ASTs and Tenancy Deposit Schemes

Catherine BoxallCatherine Boxall
Last updated on:
February 3, 2022
Published on:
November 9, 2021

Read the assured shorthold tenancy agreement guide now

Read the Guide

Where must a landlord keep your deposit? 

Make fair contracts faster, join Legislate today.

It is common for a landlord to ask for a deposit when entering into a tenancy. A deposit is often taken as security: if a landlord finds damage to their property caused by the tenant they can repair them by using the deposit supplied by the tenant. This damage might be found during an inventory of the property. You can read our article about inventories for more information.

However, whilst it is relatively routine for a landlord to take a deposit, it is important you handle your tenant's money in the prescribed way.

What must a landlord do with my deposit? 

Once you have entered into an assured shorthold tenancy and your landlord has collected your deposit (capped at 5 weeks' rent) they must put your deposit in a government-approved tenancy deposit scheme. If you have not signed your tenancy agreement, you might be asked to pay part of your deposit which will be treated as a holding deposit. Any holding deposit you have to pay does not have to be entered into a protective scheme but it cannot be more than 1 weeks’ rent. There are separate deposit schemes in Scotland and Northern Ireland. 

In England and Wales, a landlord must register your deposit with either the: 

Deposits must be entered within 30 days of receipt and tenants must be notified of details of the scheme within this timeframe.

Landlord might also accept alternative deposit solutions such as:

  • Zero deposit schemes which don't require the deposit to be paid upfront. However, tenants will have to pay the deposit in instalments and deductions can be made from the deposit for repairs.
  • Deposit replacement schemes which require a tenant to pay a non-refundable fee to a deposit replacement provider who will then pay the landlord for any damage caused by the tenant and attempt to recover the associated costs from the tenant.

What happens if my landlord doesn't protect my deposit? 

The Landlord must protect the deposit within 30 days of receipt and provide the protection certificate to the tenant shortly afterwards. The certificate will contain a unique number which can be used to search the deposit. If you are not sure if your deposit has been protected, you can attempt to locate it by providing key information to one of the protection services such as the deposit amount, the rental start date, address and your personal information. A landlord who has not protected the deposit or provided the prescribed information to a tenant at the start of the tenancy risks paying 1 to 3 times the amount of the deposit to the tenant.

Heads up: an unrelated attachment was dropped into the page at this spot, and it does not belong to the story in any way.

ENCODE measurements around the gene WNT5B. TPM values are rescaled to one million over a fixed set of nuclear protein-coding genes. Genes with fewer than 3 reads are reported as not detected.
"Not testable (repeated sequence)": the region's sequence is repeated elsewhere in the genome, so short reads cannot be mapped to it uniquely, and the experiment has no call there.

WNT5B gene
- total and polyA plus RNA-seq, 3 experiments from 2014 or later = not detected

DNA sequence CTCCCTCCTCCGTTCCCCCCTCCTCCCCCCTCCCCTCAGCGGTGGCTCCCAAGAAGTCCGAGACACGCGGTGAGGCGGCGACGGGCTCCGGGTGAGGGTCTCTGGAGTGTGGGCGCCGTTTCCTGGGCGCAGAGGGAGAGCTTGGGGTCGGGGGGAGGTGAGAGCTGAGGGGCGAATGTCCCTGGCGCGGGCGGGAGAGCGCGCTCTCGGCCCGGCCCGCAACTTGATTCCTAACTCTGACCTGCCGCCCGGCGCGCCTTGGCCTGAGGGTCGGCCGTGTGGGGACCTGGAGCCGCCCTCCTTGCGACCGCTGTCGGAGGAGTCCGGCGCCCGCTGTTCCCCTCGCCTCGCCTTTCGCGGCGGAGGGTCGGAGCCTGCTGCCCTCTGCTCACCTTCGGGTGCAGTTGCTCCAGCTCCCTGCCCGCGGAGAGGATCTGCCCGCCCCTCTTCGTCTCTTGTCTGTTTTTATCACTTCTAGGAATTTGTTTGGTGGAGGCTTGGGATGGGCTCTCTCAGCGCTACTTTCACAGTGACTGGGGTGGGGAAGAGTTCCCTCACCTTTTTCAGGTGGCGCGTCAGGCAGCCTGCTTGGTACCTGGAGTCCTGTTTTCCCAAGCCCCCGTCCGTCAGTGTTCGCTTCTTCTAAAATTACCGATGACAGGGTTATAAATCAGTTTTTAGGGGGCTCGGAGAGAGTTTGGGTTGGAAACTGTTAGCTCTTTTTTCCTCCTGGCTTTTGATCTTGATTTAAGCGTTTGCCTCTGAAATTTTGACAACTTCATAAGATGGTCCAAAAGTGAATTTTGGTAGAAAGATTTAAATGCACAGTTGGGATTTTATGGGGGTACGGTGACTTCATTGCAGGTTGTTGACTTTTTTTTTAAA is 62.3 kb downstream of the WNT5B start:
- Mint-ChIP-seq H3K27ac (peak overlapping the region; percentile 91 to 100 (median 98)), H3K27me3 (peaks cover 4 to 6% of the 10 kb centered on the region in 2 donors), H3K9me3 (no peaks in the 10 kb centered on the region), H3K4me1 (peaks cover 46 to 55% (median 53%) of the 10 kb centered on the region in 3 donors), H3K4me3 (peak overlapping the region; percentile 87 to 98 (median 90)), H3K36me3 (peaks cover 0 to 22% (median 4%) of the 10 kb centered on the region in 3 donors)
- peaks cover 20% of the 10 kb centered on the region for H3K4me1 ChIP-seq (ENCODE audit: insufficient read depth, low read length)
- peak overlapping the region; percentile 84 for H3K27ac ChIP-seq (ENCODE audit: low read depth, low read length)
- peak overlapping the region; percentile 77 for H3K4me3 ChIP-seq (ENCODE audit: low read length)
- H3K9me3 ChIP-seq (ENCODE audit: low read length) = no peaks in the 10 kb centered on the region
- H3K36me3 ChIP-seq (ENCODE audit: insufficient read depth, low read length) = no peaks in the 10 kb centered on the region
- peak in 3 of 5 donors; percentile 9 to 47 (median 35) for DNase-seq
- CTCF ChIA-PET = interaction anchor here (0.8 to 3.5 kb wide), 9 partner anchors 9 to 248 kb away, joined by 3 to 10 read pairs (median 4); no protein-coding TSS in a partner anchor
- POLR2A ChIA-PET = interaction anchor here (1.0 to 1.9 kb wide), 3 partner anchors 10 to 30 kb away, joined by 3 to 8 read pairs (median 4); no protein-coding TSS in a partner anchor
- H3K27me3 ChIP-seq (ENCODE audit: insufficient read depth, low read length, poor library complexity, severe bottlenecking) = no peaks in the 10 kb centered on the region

Curious about automated data extraction from documents?

Your tenancy is over, now what? 

Whichever tenancy deposit scheme a landlord has registered with will return the deposit to you at the end of the tenancy. As mentioned before, if a tenant has damaged the property, breached the tenancy agreement, or has rent arrears, they may not receive the full deposit back.

Once the landlord and tenant have agreed on the sums (if any) to be withheld from the deposit, the landlord has 10 days to return the rest.

Resolving tenancy deposit disputes

The tenancy deposit protection scheme provides the landlord and tenant with a dispute resolution service that is free of charge. If a tenant and a landlord cannot agree on the return, if at all, of the deposit it is recommended that they use this service whereby both parties will be asked to produce evidence. The decision of the dispute team is final and both parties must agree to use the service. 

If you are a landlord and would like clarification on how to manage your property, we recommend you download our free ‘Property Management for Landlords’ and ‘The definitive guide to Contract Management in 2021’ reports. 

For more information, or if you have any further questions, please visit our questions page.

About Legislate

Legislate is a contracting platform where you can create easy-to-understand and legally valid agreements on your own terms. You can read how to create your first Legislate agreements in our tutorial and watch a short demo. If you would like to try Legislate, please book an introductory call.

The opinions on this page are for general information purposes only and do not constitute legal advice on which you should rely.

Create your assured shorthold tenancy agreement now

Get Started

Keep Reading

Thank you! Your submission has been received!
Oops! Something went wrong while submitting the form.